Politically speaking this was a huge success. Combining the destruction of the public education with the mandatory “citizen formation” class, the result is an ignorant generation that repeats “social”, “popular” and “welfare” like brainwashed zombies. It is no coincidence that Cristina Kirchner is pushing hard so as to change the voting age to 16.
Fighting for your Children´s Future
These are just a few of the things I learned along the way that may help you too. Many of the social engineering tools used in Argentina are techniques that have been used elsewhere and are still in use today. Combined with the economic crisis, there will be even more similarities. Already there’s problems with teachers in some places across America.
1)The public education system may not be what you want for your children. Not only is it lacking in education quality, the infrastructure suffers during a crisis. If you ever walked into the buildings of the Universidad of Buenos Aires in Ciudad Universitaria you know what I mean. Its like walking into and abandoned building after some nuclear disaster, and the survivors just use the concrete skeleton as classrooms. Its dirty, unfinished and crumbling to pieces. There’s no AC in there and the ancient elevators haven’t worked properly in decades.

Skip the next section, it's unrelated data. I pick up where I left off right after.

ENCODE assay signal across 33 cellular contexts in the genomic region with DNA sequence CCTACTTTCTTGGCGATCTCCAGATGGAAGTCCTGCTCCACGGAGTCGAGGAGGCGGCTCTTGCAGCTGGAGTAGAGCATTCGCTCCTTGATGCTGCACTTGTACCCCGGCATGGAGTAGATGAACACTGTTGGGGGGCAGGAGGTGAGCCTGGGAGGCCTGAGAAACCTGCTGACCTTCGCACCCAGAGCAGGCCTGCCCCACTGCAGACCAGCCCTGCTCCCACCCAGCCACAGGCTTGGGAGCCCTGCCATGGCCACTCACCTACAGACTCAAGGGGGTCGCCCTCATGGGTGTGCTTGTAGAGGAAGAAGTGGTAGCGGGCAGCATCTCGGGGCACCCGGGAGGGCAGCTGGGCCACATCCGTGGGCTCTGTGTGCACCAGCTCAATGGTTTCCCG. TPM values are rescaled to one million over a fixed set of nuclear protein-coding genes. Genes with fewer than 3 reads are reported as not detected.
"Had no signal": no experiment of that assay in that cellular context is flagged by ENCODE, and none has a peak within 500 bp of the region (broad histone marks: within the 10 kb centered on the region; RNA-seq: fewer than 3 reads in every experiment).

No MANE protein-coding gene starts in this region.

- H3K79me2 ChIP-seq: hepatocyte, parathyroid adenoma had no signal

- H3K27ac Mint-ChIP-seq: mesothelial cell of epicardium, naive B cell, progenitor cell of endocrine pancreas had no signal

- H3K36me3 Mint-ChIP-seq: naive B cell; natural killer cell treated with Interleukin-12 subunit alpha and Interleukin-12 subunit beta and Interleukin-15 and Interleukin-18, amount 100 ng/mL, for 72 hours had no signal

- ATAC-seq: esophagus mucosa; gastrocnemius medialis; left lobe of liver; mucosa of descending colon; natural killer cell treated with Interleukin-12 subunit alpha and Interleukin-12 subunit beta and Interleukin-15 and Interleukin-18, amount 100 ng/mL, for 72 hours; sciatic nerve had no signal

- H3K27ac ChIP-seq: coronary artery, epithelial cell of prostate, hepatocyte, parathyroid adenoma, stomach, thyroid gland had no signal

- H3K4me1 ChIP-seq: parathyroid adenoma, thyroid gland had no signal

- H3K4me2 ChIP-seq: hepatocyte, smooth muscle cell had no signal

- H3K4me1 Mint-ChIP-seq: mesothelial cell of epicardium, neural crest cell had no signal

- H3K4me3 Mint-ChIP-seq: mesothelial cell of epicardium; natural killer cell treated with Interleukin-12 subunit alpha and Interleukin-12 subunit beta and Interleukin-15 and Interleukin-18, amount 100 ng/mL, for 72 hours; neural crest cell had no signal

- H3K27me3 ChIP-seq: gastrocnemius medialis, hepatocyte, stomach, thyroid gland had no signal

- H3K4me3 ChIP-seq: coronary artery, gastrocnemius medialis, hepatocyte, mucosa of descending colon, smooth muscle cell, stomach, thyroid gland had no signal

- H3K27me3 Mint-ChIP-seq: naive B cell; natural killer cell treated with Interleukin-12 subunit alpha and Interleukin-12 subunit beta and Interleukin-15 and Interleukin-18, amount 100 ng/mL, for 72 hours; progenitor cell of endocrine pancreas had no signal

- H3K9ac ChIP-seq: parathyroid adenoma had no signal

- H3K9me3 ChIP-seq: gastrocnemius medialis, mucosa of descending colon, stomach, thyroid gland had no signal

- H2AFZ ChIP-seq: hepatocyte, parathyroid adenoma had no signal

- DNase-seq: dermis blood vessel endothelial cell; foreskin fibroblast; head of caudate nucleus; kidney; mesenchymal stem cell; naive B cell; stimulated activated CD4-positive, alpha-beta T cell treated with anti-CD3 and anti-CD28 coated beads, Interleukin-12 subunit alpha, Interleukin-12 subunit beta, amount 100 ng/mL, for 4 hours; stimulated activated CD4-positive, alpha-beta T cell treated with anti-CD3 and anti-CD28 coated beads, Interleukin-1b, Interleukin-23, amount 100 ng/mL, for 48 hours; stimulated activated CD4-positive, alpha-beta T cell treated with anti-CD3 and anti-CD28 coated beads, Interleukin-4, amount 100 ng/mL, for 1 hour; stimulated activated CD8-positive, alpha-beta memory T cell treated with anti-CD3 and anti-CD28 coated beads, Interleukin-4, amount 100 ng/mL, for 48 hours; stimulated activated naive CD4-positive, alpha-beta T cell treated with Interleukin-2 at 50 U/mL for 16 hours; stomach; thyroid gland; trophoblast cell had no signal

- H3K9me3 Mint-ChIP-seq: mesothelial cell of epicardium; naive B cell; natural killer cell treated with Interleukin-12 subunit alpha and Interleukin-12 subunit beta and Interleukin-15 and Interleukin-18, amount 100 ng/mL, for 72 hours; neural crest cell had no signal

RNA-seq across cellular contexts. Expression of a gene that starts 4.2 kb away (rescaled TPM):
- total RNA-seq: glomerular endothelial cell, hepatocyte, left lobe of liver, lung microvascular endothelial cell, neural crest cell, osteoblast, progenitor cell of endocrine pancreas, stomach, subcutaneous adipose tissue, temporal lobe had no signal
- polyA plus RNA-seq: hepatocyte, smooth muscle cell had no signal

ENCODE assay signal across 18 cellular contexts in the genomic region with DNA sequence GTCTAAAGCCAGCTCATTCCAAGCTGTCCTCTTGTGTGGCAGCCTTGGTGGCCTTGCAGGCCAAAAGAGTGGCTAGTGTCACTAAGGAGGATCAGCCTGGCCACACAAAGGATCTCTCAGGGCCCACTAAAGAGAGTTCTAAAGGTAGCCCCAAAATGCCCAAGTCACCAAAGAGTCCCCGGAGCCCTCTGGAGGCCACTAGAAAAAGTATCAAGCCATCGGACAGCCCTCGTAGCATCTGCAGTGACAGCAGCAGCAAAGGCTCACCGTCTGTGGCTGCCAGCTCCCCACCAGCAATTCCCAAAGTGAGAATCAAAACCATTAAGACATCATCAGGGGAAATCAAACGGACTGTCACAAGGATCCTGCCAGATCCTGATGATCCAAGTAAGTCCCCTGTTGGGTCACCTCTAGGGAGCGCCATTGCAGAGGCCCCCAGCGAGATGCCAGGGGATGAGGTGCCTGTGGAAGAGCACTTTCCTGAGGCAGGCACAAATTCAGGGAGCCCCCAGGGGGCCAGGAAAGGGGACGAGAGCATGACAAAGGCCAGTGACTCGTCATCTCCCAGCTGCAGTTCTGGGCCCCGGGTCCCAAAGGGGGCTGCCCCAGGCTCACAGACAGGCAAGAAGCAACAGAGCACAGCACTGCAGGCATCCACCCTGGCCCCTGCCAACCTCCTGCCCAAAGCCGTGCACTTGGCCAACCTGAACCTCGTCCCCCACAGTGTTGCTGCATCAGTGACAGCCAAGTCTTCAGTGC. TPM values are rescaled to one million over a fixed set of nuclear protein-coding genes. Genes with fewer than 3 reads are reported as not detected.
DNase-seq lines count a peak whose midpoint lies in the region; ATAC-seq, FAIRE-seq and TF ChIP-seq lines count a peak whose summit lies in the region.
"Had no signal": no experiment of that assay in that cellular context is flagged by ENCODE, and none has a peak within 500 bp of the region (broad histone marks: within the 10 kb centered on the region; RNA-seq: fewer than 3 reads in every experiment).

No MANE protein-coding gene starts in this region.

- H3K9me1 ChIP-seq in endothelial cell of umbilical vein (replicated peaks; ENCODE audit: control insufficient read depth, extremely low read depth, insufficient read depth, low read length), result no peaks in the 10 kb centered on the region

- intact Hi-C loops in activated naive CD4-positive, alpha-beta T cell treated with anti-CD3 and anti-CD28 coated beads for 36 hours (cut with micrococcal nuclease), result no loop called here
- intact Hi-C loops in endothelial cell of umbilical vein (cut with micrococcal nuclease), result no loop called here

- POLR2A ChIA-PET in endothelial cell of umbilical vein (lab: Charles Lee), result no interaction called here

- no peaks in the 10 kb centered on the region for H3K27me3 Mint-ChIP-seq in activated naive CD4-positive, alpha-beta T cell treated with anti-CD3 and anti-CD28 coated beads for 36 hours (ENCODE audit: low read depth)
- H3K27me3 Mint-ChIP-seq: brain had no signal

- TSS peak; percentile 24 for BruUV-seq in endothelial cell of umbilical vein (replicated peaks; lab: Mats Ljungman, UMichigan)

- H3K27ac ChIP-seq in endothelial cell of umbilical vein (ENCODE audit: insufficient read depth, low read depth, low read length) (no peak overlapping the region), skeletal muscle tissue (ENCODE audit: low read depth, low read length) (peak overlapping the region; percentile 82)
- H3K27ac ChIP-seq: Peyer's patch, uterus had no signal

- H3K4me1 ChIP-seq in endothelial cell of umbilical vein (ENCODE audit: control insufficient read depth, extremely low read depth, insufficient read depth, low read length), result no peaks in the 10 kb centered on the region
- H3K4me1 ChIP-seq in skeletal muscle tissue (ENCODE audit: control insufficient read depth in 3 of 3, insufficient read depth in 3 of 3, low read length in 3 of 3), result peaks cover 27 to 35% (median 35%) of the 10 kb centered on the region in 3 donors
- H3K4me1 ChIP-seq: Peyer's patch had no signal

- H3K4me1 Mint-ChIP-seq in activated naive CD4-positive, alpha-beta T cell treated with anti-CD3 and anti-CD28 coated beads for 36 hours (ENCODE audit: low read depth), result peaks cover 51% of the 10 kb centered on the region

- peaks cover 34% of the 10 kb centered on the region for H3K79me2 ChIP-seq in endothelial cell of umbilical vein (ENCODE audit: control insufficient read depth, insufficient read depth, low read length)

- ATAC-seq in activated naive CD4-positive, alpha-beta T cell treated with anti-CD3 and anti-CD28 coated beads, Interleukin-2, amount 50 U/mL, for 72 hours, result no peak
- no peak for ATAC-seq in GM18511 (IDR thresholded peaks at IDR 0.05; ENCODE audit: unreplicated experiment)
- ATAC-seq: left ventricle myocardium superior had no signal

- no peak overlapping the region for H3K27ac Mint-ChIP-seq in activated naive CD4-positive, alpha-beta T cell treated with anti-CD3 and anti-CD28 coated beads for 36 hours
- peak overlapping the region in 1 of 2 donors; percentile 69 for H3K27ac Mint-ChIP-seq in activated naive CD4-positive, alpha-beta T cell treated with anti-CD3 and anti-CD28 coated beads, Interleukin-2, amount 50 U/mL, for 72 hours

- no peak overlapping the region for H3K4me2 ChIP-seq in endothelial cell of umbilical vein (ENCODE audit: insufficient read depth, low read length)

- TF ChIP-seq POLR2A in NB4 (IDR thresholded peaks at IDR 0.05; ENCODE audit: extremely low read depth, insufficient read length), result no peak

In Argentina private schools are the only way to go and I believe that little by little this could be also true in other places as well where public education was once good. This will of course vary from depending on individual cases but in general expect public education to go down in quality.
2)Homeschooling. Some people like it, I believe that a good school complimented with good parenting is even better. Just keep in mind that during times when both parents are forced to go out to work, the stay at home mom may be a privilege not many can afford.
3)The new curriculum. In the school I went to we used to have “Target Shooting”… in school! The bus took the pupils to the Federal shooting Club and they shot with 22LR and Mauser 7,65 Argentine (yes, that´s actually a caliber) We even had an air rifle range next to the class rooms. In just a few decades times have certainly changed. Today classes like Citizen Education/Formation (or shall we say indoctrination) are the norm. Whatever school you send your kids to, remember that no school replaces parenting and the education that involves. I’m not talking about skills alone but teaching those things that in some cases are purposefully left out from schools. The importance of freedom, the importance of the individual, a moral compass and an understanding of how the truth is often deformed so as to fit whatever current agenda is being pushed.
4)Bullying. The increased violence in the streets will reflect in the classroom as well. Teach your kids how to stand for themselves and if needed, defend themselves. Its always the weakest kid others end up picking on, so teach your children to be strong of character. Be careful thought, its one thing to teach a child to defend himself and its another to have him being the Bully and picking on others.